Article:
There remains the awkward matter of a conflict of ultimate values within the individual. It could have to do with the choice of a career, or mate, or vacation spot. The predicament in such a non-moral case will concern only the individual and a few associates. When the ultimate values concerned are moral ones, on the other hand, and more particularly altruistic ones, the case is different; for the individual in such a dilemma has all society on his conscience.
The basic difficulty is that the altruistic values that we acquire by social conditioning and perhaps by heredity are vague and open-ended. Primitively the premium is on kin, and primitively therefore the tribe in its isolation affords a bold boundary between the beneficiaries of one's altruism and the alien world. Nowadays the boundary has given way to gradations. Moreover, we are prone to extrapolate; extrapolation was always intrinsic to induction, that primitive propensity that is at the root of all science. Extrapolation in science, however, is under the welcome restraint of stubborn fact: failures of prediction. Extrapolation in morals has only our unsettled moral values themselves to answer to, and it is these that the extrapolation was meant to settle.
Today we unhesitatingly extrapolate our altruism beyond our close community. Most of us extend it to all mankind. But to what degree? One cannot reasonably be called upon to love even one's neighbor quite as oneself. Is love to diminish inversely as the square of the distance? Is it to extend, in some degree, to the interests of individuals belonging to other species than [our] own? As regards capricious killing, one hopes so; but what of vivisection, and of the eating of red meat?
One thinks also of unborn generations. Insofar as our moral standards were shaped by evolution for fostering the survival of the race, a concern for the unborn was assured. One then proceeds, however, as one will, to systematize and minimize one's ethical axioms by reducing some causally to others. This effort at system-building leads to the formulation and scrutiny of principles, and one is then taken aback by the seeming absurdity of respecting the interests of nonexistent people: of unactualized possibilities. This counter-revolutionary bit of moral rationalization is welcome as it touches population control, since the blind drive to mass procreation is now so counter-productive. But the gratification is short-lived, for the same rationalization would seem to condone a despoiling of the environment for the exclusive convenience of people now living.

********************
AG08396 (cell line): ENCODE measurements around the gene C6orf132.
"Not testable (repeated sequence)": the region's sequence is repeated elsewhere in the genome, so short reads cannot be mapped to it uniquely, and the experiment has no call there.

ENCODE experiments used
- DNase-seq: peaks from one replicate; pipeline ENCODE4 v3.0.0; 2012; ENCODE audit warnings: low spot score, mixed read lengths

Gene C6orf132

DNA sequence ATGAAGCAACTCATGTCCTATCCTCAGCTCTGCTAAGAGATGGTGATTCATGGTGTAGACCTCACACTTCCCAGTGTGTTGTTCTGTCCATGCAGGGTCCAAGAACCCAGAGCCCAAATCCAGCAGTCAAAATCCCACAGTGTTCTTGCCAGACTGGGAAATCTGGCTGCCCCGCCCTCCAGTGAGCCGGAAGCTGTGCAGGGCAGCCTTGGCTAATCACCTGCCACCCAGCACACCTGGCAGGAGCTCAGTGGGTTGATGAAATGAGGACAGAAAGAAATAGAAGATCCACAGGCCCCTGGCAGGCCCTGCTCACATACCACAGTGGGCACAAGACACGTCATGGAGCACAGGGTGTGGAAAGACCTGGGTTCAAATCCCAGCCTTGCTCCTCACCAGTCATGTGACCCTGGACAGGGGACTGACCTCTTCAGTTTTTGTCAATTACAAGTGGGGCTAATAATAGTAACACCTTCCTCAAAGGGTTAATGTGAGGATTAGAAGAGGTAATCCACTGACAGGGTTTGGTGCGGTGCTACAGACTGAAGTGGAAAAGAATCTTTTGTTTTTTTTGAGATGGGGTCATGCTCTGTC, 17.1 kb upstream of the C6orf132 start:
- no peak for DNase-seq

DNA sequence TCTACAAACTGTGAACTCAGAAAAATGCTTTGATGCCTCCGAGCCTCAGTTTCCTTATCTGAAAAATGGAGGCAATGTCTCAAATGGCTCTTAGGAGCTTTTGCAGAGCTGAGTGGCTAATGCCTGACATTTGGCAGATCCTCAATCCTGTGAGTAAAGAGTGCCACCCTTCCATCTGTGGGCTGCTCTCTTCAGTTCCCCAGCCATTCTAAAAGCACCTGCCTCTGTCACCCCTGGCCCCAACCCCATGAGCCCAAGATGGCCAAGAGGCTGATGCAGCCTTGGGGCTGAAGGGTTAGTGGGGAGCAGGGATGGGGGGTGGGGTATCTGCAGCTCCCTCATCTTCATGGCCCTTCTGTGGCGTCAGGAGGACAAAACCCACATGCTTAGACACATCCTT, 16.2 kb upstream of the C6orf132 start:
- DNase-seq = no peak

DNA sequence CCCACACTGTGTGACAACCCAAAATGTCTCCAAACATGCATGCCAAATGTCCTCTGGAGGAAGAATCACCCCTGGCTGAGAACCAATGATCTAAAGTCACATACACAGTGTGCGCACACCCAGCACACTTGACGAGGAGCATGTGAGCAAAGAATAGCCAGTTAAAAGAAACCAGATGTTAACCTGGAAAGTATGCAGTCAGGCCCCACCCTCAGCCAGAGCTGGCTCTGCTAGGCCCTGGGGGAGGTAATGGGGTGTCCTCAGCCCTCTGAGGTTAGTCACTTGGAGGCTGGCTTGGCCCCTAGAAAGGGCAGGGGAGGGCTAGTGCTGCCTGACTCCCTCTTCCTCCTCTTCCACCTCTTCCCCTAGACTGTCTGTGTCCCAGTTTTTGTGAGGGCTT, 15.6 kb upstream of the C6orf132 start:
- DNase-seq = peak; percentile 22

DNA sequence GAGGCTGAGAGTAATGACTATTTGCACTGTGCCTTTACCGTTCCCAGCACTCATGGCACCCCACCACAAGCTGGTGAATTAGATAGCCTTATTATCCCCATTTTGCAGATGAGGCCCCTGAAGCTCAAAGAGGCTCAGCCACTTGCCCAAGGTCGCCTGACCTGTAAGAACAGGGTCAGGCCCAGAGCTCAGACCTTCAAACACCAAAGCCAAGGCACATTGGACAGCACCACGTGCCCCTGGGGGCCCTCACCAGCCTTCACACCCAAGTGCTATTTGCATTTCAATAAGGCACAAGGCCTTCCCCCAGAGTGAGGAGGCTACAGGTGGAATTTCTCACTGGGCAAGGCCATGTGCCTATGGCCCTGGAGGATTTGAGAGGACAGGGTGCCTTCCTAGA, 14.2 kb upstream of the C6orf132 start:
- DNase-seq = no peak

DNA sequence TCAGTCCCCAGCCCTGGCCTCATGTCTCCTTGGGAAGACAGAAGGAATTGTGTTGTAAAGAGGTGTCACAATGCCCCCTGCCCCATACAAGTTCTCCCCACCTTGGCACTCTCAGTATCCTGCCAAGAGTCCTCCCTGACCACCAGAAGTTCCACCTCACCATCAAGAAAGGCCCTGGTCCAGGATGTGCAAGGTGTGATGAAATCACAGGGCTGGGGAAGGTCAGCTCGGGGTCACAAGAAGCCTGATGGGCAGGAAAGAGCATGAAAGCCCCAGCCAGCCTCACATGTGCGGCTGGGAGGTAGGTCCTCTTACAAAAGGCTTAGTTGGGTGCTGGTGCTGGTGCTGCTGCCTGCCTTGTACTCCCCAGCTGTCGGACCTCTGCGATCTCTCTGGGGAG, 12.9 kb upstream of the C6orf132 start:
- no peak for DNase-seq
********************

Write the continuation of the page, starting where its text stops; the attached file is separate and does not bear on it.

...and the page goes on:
It need not. A formulation is ready to hand which sustains the moral values that favor limiting the population while still safeguarding the environment. Namely, it is a matter of respecting the future interests of people now unborn, but only of future actual people. We recognize no present unactualized possibilities.
Thus we do what we can with our ultimate values, but we have to deplore the irreparable lack of the empirical check points that are the solace of the scientist. Loose ends are untidy at best, and disturbingly so when the ultimate good is at stake.
(W. V. Quine, "On the Nature of Moral Values," in Values and Morals: Essays in Honor of William Frankena, Charles Stevenson, and Richard Brandt, ed. Alvin I. Goldman and Jaegwon Kim [Dordrecht, Holland: D. Reidel Publishing Company, 1978], 37-45, at 44-5 [italics in original])